- “In six months I’d like to lose five kilos. I’m going to have a nutrition plan drawn up and follow it.”
In both cases your goal is specific with clear steps. At the same time, it’s realistic to follow these steps and thereby reach your goal. Furthermore, the goal is measurable and time-bound: After three or six months, you can check how many chin-ups you can do or how many kilos you have lost. Finally, your goal is accepted as long as you’re fully behind it.
Tip: It can help to find smaller things to commit yourself to and not focus on your final results right away. Losing one kilo in a month doesn’t sound as crazy as losing five kilos in half a year.
Once you’ve formulated your SMART goal or several smaller ones, the foundation for your motivation is established. Now it can grow and push you along your personal path.
10 ingenious motivation tips
Want to learn some tricks to keep you motivated? Here are ten tried and tested ways to achieve your personal goals, deal with setbacks, and establish a healthy lifestyle.
1. Identify Your Motivators
Be honest with yourself about what drives you and what really makes you happy. Your goal is to lose weight through exercise, but jogging just isn’t your thing? You probably won’t learn to love it after your hundredth run. Try out some different things and find a form of exercise you like.
Make a list of your biggest motivators: for example, if they include socializing and time in nature, outdoor exercise in a group, like a boot camp, could be the right thing for you.
Your motivators can change over time – stay flexible and call your routine into question regularly! Variety may be one of your motivators.
2. Recognize What Demotivates You
Identifying your drivers is just as important as finding out what’s demotivating you. Find your potential stumbling blocks – then you have the chance to get them out of the way in time.
Your goal is to eat vegan, but you already know that shopping and cooking is going to get annoying? Learn about some alternatives: meal-kit delivery, vegetable box subscriptions, meal prep – be inventive! Make a list of all possible obstacles and find appropriate solutions.
3. Create Routines
Having the freedom to reinvent yourself every day and experiment with recipes and workouts is nice, but it can also get tiring. Routines, on the other hand, make life easier. If you have a goal in mind, it helps to plan out and focus on the steps along the way.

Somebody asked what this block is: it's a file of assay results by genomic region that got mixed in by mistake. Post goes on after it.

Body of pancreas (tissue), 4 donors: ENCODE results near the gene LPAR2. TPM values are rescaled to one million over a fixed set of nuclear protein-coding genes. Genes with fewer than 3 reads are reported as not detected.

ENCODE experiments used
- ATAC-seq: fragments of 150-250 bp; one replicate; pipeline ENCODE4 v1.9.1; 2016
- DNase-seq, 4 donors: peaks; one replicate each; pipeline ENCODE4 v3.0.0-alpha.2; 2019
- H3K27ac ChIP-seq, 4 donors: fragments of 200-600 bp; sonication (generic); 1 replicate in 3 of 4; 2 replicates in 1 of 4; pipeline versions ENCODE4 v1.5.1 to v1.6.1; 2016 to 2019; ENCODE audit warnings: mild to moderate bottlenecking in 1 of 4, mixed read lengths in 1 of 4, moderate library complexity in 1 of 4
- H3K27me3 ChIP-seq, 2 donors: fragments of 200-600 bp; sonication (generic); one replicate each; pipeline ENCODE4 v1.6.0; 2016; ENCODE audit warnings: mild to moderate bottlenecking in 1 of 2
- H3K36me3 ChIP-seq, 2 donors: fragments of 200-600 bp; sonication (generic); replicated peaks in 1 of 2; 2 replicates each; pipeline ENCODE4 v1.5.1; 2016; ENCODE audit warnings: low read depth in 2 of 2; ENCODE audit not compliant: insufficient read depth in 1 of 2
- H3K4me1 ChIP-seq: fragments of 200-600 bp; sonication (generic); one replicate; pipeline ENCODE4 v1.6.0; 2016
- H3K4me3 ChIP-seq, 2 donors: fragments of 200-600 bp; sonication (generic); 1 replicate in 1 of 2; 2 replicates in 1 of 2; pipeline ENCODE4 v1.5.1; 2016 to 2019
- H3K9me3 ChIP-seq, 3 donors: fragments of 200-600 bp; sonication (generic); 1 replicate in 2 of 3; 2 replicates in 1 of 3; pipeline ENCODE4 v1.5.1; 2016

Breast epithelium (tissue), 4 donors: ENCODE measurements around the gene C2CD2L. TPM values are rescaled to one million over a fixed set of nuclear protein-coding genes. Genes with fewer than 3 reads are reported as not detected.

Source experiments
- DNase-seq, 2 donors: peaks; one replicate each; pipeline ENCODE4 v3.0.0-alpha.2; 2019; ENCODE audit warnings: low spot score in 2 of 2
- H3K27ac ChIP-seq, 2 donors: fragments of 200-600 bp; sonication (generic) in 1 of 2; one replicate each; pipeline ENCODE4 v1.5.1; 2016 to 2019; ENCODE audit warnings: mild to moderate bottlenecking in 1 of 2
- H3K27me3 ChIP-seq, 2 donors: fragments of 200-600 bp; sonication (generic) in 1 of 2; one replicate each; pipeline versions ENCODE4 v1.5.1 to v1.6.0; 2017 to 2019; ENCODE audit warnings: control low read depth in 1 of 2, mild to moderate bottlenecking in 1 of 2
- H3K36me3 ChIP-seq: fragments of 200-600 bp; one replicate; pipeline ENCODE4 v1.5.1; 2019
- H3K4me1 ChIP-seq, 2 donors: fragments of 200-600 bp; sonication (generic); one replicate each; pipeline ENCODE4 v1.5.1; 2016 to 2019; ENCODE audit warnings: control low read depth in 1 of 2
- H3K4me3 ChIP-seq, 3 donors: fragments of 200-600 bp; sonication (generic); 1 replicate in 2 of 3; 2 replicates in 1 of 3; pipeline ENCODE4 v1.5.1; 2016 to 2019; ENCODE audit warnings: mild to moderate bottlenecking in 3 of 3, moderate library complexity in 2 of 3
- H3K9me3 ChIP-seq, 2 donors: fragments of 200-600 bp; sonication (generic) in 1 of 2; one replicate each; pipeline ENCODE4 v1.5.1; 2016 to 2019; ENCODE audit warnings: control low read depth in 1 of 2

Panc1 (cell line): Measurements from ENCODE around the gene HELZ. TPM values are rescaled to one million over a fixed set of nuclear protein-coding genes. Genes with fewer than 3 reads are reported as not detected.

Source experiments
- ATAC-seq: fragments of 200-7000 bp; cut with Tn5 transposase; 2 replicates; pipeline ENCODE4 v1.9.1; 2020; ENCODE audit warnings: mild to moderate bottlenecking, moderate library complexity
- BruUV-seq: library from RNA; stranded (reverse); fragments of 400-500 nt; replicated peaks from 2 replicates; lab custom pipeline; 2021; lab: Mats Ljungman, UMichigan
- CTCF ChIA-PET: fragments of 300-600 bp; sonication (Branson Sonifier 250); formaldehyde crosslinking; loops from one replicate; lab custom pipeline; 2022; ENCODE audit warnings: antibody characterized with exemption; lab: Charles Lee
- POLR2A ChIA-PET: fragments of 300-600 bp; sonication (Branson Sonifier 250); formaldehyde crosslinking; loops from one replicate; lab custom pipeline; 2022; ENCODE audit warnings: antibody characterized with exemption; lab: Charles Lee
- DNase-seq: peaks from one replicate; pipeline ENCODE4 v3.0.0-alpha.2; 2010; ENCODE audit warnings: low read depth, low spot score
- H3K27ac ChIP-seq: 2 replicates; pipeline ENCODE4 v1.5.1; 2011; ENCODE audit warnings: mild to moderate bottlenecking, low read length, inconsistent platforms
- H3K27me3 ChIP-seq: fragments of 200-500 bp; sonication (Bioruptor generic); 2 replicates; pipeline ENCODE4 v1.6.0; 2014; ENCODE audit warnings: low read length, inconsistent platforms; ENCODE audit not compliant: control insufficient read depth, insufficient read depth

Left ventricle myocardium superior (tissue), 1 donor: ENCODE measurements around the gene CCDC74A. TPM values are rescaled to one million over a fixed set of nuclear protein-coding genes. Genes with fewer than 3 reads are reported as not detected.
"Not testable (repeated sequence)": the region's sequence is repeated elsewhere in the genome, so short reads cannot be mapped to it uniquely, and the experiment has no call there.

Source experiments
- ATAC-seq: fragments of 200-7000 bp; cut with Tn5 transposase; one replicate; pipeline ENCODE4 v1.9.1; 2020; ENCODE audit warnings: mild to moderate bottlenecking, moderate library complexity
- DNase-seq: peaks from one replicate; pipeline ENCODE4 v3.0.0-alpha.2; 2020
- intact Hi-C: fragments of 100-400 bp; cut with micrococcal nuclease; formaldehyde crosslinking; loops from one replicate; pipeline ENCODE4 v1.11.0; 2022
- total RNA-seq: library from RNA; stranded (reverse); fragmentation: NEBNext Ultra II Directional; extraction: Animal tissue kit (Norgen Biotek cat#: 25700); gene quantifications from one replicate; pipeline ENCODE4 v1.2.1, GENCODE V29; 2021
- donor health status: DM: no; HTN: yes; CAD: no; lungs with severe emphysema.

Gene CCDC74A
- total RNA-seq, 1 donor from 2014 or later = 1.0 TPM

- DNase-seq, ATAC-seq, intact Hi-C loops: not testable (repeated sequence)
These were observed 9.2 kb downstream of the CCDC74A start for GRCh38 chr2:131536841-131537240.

One simple solution, for example, is a nutrition and fitness plan. You can find plenty of inspiration for that on our free workout page.
Find fixed times to cook or work out and stick to them. They say that it takes 30 days for a new routine to become a habit. So don’t give up too soon if you have a couple of setbacks.
4. Reward Yourself
The thought of treating yourself to something you like after your work is done can be extremely motivating. Give yourself a present for completing intermediate steps – for example with your favorite protein bar after a high-intensity workout or a new pair of running shoes after a marathon.
Sometimes you just have to trick your brain into getting to the lifestyle you want.
5. Visualize Your Goal
Make yourself aware, again and again, of why you have chosen this path, why you want to establish this one healthy habit in your daily life or get rid of a bad one.
Imagine how you’ll feel once you’ve reached your goal. Focus on the many positive aspects in each step as well – feeling better in your body for example, less back pain, more self-confidence, a clear conscience or reducing the suffering of animals.
Improve your positive attitude by giving yourself pep talks: If you’re feeling low-energy on a training day, don’t say “Today will be a disaster,” but focus on “Let’s see how many squats I can manage anyway” instead.
Tip: Find a motivational quote to save as your phone wallpaper for an extra boost when you’re down.
6. Stay Committed
Plan all appointments around your personal goal, including workouts, shopping, and meal prep, just as precisely as you would doctor’s visits or meetings. Find the time to prep in advance as well: Pack your gym bag the evening before or write out a shopping list.
Another helpful trick: Tell the people around you about your plans: If you want to go to the gym before work, talk to your co-workers about it. That’ll make giving excuses even more difficult.
7. Find a Community